Financial inclusion contributes to growth, strengthening banking system in Kazakhstan, says WB economist

NUR-SULTAN – Attracting foreign investment, developing the private sector and diversifying the economy are important aspects for Kazakhstan’s next stage of development, said World Bank Chief Economist for Europe and Central Asia Asli Demirguc-Kunt in an interview with The Astana Times.

Asli Demirguc-Kunt

“The Astana International Financial Centre will play an important role in being a one-stop shop for bringing investors and also investment opportunities together. In our analysis, we’ve been thinking about the type of foreign investment that needs to come to the country. The investors that are the most important to attract are those that are seeking efficiency – the ones that are looking for competitive advantages in locations and coming and investing in those locations with an eye to exporting new products. These are also the investors that bring the new technology and knowhow. I hope this forum will be a catalyst to be able to also attract some of the best type of foreign investment into the country,” she said.

Demirguc-Kunt spoke about the priorities and important topics at a May 16 roundtable dedicated to the economic policy measures for inclusive growth as part of the Astana Economic Forum (AEF).

“There’s the need to build a much more diversified economy beyond oil and commodities. It is important to move from a public sector dominated model to one that is much more driven by a vibrant competitive private sector and attracting the right type of investment, both, of course, domestically as well as internationally, in order to achieve that. There is a need to reform the financial systems so that the banking system is healthy and also inclusive to provide services to both individuals and small and medium enterprises with the use of technology. Also, it is important to strengthen governance and transparency and reduce corruption in order to ensure these things are achieved,” she noted.

“In the recent economic update, we featured financial inclusion as a very important element of contributing to inclusive growth. I was glad to see that the majority of the finance ministers and central bank governors from the whole of Central Asia and Caucasus emphasised their focus on promoting financial inclusion in their financial sectors at the roundtable. They are either in the process of preparing national financial inclusion strategies or have already launched, as in Russia, and the bank is helping many of these countries with these strategies,” she added.

Demirguc-Kunt noted the forum brought together Kazakh, regional and international experts to exchange ideas, have thought-provoking sessions and contribute to both the thinking and development of the country and the region.

“It’s an excellent forum and it’s been going on for over a decade now. It is a great opportunity to come together and exchange views and identify and focus on priorities and have shared ideas about what the priorities are for the country going forward. And that’s actually exactly what is being achieved,” she said.

According to the World Bank’s Economic Update for Europe and Central Asia, the economic growth in Europe and the Central Asia region slowed to 3.1 percent in 2018 and is projected to decline to 2.1 percent in 2019, amid slowing global growth and uncertain prospects.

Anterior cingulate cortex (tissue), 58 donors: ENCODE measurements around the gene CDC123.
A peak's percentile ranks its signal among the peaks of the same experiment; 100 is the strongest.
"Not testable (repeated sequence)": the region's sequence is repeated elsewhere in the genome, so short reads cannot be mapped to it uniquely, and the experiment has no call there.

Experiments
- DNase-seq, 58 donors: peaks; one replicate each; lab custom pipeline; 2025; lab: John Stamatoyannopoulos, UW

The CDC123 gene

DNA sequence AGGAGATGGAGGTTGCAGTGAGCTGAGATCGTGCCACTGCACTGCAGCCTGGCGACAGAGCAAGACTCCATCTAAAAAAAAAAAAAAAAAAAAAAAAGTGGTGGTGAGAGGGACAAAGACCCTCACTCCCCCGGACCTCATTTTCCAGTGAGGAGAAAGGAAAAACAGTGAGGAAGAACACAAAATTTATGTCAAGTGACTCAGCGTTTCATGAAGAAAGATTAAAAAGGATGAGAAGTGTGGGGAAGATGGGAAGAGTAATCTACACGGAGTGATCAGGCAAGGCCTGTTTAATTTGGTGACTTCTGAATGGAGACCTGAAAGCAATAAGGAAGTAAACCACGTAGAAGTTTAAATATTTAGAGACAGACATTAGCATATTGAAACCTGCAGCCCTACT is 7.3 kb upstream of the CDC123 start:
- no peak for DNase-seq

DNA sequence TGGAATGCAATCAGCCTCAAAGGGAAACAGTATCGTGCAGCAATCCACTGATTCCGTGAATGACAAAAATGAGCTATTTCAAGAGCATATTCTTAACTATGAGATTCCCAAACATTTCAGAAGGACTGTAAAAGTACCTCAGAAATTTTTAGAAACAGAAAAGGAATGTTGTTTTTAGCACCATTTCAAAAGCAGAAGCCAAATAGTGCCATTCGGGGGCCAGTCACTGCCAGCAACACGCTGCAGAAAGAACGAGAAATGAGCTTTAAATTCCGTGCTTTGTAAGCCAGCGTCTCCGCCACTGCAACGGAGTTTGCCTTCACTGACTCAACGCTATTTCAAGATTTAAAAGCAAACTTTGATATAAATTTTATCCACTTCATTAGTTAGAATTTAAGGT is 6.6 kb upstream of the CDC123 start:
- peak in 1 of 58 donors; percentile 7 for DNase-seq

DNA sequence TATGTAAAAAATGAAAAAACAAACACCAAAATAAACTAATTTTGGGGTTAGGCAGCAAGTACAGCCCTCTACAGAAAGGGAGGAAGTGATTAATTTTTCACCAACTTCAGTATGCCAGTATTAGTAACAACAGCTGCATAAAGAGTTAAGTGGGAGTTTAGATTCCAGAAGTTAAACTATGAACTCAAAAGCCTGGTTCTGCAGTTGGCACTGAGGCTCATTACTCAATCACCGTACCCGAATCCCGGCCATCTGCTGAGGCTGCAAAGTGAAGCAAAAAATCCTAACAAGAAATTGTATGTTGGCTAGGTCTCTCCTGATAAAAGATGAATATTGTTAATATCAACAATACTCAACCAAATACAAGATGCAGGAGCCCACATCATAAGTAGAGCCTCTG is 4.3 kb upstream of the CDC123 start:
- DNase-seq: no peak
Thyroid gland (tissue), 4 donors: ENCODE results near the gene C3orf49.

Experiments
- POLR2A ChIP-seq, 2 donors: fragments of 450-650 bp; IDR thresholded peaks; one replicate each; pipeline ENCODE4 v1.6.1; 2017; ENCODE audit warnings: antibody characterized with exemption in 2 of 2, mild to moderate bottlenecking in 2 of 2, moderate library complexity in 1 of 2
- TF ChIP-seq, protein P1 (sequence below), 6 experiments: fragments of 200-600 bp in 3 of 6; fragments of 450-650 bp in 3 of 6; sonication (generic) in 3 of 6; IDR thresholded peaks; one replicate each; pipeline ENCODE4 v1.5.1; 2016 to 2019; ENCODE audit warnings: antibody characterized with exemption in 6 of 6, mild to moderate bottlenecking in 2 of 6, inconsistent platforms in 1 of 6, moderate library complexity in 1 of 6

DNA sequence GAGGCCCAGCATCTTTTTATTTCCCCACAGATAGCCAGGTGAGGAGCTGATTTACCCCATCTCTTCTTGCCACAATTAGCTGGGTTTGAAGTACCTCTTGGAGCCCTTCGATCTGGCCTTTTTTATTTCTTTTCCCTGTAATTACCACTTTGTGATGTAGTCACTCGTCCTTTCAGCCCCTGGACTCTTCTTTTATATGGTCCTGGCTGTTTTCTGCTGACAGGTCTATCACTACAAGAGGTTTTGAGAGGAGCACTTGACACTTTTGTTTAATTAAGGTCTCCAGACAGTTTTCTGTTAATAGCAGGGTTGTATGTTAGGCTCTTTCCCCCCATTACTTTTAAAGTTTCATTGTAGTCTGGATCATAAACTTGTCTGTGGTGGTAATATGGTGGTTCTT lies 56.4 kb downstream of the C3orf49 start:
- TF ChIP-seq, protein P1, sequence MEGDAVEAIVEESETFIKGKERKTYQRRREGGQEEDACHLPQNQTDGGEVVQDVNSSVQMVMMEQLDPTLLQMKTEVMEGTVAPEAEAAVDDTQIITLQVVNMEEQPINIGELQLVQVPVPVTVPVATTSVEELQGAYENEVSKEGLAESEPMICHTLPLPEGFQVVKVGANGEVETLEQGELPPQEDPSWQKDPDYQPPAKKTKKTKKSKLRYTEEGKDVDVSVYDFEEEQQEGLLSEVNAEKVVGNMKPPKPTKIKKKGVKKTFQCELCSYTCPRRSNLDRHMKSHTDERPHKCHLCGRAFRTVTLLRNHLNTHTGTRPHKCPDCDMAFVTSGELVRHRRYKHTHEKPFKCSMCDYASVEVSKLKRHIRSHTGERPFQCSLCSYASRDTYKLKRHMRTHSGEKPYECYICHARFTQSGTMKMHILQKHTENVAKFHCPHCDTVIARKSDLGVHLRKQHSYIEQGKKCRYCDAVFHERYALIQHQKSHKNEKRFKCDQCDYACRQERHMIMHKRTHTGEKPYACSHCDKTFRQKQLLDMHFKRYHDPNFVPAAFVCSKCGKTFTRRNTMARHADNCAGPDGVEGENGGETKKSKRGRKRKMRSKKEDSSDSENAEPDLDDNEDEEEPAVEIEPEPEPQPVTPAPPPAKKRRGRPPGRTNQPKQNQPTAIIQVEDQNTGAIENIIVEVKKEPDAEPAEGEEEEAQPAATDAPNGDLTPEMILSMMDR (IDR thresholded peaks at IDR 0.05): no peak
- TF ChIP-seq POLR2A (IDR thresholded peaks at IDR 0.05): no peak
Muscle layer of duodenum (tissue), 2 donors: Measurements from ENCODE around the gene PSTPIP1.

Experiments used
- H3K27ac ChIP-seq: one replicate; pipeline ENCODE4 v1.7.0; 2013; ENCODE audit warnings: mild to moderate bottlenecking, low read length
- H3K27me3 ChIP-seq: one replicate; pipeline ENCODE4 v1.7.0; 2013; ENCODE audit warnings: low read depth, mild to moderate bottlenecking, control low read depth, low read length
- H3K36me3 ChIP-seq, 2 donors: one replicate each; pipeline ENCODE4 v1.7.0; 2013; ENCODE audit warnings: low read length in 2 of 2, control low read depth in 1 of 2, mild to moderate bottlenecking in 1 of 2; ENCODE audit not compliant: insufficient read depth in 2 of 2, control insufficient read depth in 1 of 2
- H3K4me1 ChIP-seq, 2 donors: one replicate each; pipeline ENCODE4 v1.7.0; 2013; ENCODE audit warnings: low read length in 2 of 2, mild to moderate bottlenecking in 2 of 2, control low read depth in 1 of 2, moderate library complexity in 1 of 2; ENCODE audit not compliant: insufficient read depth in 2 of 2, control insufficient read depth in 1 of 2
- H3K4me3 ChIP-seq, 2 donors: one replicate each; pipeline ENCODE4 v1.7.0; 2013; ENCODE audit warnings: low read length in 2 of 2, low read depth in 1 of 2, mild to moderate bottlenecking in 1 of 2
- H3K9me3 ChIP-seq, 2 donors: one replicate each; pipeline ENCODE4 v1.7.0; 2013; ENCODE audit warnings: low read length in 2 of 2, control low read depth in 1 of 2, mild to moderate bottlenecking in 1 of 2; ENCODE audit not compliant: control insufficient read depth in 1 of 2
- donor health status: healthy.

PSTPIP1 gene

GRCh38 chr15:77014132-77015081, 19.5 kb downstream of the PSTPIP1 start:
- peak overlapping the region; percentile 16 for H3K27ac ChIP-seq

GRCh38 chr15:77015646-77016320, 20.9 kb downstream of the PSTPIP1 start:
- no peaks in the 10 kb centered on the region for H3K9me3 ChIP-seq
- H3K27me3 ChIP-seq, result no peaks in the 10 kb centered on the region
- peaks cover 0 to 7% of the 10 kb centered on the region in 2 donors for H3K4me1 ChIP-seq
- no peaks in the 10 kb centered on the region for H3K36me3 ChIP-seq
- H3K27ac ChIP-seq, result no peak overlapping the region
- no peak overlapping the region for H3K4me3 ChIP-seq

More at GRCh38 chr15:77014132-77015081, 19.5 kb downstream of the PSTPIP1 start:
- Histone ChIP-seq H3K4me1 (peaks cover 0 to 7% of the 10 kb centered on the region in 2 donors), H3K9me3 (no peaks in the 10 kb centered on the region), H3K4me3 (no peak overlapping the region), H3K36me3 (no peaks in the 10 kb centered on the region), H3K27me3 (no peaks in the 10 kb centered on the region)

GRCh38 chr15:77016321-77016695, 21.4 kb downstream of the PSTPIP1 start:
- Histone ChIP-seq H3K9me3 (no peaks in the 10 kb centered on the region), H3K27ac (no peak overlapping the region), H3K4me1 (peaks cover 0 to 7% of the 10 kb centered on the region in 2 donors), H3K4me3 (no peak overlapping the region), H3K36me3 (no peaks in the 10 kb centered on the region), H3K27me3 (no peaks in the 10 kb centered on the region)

“Central Asia has been one of the strongest performing sub-regions in the region. Its performance has been quite strong, with 4.7-percent growth in 2018 and projected to decline to 4.2 and within it Kazakhstan has also performed very robustly at 4.1 percent in 2018, with the projection to go down to 3.5 percent. There are some external risks. There has been a slowing down of the external economy. The euro area has been slowing down, but in general a lot of the large economies in the region – Russia, China, the U.S. – are all sort of projected to go through a slowdown in a fragile recovery. There is certainly the potential trade tensions that generate uncertainty and, if they worsen, this could also generate an even gloomier outlook,” she said.

Demirguc-Kunt noted the most important risks in Kazakhstan are “the potential of a slowdown in the EU (European Union), the sanctions against Russia and the implications for investment and demand for exports, the trade tensions between China and the U.S. and their impact on Chinese investment and growth and therefore demand for Kazakh exports.”

“The countries in the region are all opening up, so there is certainly room for a better sort of connectivity and better coordination in many areas, including exchange rates. There should be better regional coordination on green growth policies and going beyond, adopting what is expected with COP 21 and the relevant set of reductions in greenhouse gas emissions and doing things on the ground and in implementation. The regional coordination and connectivity are extremely important, because Kazakhstan is a landlocked country. The country needs to attract investment to improve connectivity, be it under the Belt and Roads Initiative, in a sustainable way and in a transparent way. That’s also part of the integration and exchange rates that are also parts of that whole thing, ensuring stability and the macro stability of the system as a whole,” she added.

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